How Plain and Simple Beats Cheap and Easy

Why are Title Insurance Companies helping make fraud easier?

(Note: This bitching plus ‘solutioning’ post is geared to those in the title insurance and real estate business. The rest of you can read it for fun!

Background: Analysis of a typical real estate transaction where someone is selling their home and they have a current mortgage that must be paid off at closing. The responsible party for the payment is a Title Insurance Company (sometimes helped by escrow companies in some states).

As a responsible real estate (and mortgage) broker, I always request that the title insurance company that is INSURING the transaction for a buyer and the seller, gets the statement from the mortgage company directly on how much is due. The title company sends the funds to the lender after the transaction is finalized.

But for some reason that I can only attribute to saving money and enjoying being lazy, the title company say that I, as the real estate agent or the seller, should get it and send it to them.

Dumb. Dumber than dumb. How do they know that the payoff is really the payoff? Anyone with the necessary skills can take a payoff and redo it with any numbers they want.

Example: An evil conspiring seller and agent decide to make the payoff about $50,000 less. The title clerk takes the payoff, does not verify it with the bank and the bank never satisfies the mortgage because they are $50k short. Usually, the bank does not tell the title company because they just deposit the money and apply it to the balance.

The bank will start sending letters or emails to ask for the next month’s payment. Depending on the bank’s aggressiveness toward direct contact and foreclosure, it could be years for this to be discovered.

This effects the buyers, of course. If they try to refinance a year later and no one has caught the mistake at the title company, it will pop up on the new title and then they will deal with it legally and it will be messy.

Now, legal fees, time, bank fees, etc, can cost the insurer much more than the $50k. All to save a few bucks up front, and you didn’t have to work that hard.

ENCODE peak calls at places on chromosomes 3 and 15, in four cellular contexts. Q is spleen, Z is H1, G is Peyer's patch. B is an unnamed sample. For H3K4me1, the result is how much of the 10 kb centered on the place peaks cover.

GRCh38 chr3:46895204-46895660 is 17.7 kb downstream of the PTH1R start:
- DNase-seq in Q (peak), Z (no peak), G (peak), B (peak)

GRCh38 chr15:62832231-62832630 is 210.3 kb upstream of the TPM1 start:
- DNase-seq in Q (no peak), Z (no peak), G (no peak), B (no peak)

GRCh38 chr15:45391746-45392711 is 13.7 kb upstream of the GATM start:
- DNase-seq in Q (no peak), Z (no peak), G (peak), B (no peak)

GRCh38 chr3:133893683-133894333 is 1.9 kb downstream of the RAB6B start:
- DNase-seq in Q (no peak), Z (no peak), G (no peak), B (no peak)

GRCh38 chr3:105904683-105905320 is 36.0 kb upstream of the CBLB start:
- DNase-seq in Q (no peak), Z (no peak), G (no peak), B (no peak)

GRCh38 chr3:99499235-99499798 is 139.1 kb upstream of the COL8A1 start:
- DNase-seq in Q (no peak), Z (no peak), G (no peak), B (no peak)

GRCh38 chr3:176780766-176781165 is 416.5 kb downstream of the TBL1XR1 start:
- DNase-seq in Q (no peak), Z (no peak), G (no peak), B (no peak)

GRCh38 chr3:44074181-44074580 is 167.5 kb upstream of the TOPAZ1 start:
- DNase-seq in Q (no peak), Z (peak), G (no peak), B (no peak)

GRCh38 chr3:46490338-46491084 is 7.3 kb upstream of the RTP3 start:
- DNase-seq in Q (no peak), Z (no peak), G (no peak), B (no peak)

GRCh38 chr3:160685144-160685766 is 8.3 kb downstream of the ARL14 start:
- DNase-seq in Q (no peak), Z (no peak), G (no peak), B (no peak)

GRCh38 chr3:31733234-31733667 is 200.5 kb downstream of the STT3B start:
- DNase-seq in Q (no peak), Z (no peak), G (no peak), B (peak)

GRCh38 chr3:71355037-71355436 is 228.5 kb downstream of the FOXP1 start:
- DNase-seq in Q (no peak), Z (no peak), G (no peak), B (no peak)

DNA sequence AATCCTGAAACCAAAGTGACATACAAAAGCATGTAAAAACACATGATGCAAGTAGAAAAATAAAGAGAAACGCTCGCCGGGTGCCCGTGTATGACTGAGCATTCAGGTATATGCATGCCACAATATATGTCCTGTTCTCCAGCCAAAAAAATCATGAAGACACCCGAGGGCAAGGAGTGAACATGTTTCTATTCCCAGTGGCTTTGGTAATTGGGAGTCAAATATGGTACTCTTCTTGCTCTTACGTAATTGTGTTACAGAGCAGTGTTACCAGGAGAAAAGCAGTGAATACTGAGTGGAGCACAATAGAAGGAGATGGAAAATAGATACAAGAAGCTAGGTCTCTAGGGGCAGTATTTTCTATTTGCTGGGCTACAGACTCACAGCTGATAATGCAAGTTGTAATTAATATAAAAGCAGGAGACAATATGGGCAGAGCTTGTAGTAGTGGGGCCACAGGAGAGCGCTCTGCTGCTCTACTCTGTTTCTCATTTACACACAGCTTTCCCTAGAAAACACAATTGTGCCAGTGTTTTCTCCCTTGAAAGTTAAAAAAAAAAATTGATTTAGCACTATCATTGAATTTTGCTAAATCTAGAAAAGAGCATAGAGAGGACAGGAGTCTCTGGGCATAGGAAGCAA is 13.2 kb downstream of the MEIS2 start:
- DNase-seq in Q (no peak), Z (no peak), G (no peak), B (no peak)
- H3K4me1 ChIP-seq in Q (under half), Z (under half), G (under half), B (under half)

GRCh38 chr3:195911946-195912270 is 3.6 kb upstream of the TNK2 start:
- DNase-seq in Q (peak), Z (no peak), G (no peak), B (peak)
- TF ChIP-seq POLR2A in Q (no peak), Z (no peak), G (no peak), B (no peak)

I give kudos out to Grateful Abstract in the Philadelphia/South Jersey area who has been doing this for a long time and have had zero issues. I hope there are others that perform this practice.

I call first on the actual insurers of the policies, Stewart Title, North American, First American, etc, to make it a requirement of the local office to certify that the payoff came through them with a direct connection to the bank.

If not, I am sure in addition to the CFPB (if they have time left), the individual state insurance commissioners would like to fix this through administrative procedures or worse, a new law. And for those that love to bitch about too many government regulations, this is an easy way to stop one from happening. Police yourself. Save time and expense now.

It is reasonable and logical, and if it only stops one bad deal from happening, then it costs you nothing and you’ve stopped the actual loss. Your shareholders will love it too!

So today, I call for all title companies to get all payoffs and protect everyone from this criminal act. If they don’t, then smart real estate agents will start recomending companies that will do this. Since no title company can give any kickbacks to real estate agents, the agents should be more flexible with their choices of companies (mortgage has the same rule). But, if you have an agent that is pushing and pushing and they do not protect you as in the transaction I described, you have the right to use anyone you want. Do not be forced.

Plain and simple, opposed to cheap and easy.